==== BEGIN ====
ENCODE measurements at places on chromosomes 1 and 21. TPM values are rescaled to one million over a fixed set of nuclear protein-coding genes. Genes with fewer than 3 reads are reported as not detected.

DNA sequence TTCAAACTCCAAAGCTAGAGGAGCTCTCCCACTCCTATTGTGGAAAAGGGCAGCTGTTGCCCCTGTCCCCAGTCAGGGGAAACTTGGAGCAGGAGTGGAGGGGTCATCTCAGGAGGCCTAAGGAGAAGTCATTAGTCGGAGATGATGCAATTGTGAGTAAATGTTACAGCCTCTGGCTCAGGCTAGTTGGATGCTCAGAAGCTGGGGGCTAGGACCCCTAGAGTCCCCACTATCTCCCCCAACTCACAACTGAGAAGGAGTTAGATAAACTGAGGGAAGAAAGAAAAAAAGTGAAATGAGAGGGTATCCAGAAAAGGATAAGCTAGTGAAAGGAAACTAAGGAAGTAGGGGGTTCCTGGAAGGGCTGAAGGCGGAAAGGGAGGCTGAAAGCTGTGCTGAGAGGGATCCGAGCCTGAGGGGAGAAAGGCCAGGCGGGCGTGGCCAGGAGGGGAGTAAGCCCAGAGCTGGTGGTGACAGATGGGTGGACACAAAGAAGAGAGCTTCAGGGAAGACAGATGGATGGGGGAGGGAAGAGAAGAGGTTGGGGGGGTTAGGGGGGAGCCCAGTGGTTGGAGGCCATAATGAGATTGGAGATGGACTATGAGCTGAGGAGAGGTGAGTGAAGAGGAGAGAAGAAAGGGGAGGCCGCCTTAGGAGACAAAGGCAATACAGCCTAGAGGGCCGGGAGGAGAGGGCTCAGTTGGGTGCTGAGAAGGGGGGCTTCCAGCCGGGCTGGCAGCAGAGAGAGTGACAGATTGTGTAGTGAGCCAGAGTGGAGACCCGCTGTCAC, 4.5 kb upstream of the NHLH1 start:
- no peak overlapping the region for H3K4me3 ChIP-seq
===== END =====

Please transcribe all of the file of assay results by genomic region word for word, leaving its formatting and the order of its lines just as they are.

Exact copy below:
ENCODE measurements at places on chromosomes 1 and 21. TPM values are rescaled to one million over a fixed set of nuclear protein-coding genes. Genes with fewer than 3 reads are reported as not detected.

DNA sequence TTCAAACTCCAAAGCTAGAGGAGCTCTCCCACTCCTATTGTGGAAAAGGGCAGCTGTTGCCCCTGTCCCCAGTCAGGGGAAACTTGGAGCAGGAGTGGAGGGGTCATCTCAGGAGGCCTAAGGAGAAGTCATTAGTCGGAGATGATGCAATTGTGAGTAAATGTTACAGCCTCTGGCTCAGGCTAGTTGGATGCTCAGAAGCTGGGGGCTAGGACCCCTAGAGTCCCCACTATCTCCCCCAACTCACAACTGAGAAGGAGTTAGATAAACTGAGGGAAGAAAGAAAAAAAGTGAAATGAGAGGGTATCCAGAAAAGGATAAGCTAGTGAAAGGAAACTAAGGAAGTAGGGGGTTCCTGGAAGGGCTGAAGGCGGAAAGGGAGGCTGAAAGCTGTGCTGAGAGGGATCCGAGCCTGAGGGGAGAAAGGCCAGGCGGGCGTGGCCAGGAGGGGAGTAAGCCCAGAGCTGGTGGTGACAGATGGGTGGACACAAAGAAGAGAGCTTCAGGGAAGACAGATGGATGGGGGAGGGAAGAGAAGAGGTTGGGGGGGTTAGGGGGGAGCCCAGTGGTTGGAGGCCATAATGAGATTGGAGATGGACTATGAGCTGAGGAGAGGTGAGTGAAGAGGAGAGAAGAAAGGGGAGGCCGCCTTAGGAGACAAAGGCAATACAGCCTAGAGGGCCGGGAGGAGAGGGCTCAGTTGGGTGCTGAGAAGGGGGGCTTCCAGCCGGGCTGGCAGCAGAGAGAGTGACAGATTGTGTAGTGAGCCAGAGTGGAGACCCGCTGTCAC, 4.5 kb upstream of the NHLH1 start:
- no peak overlapping the region for H3K4me3 ChIP-seq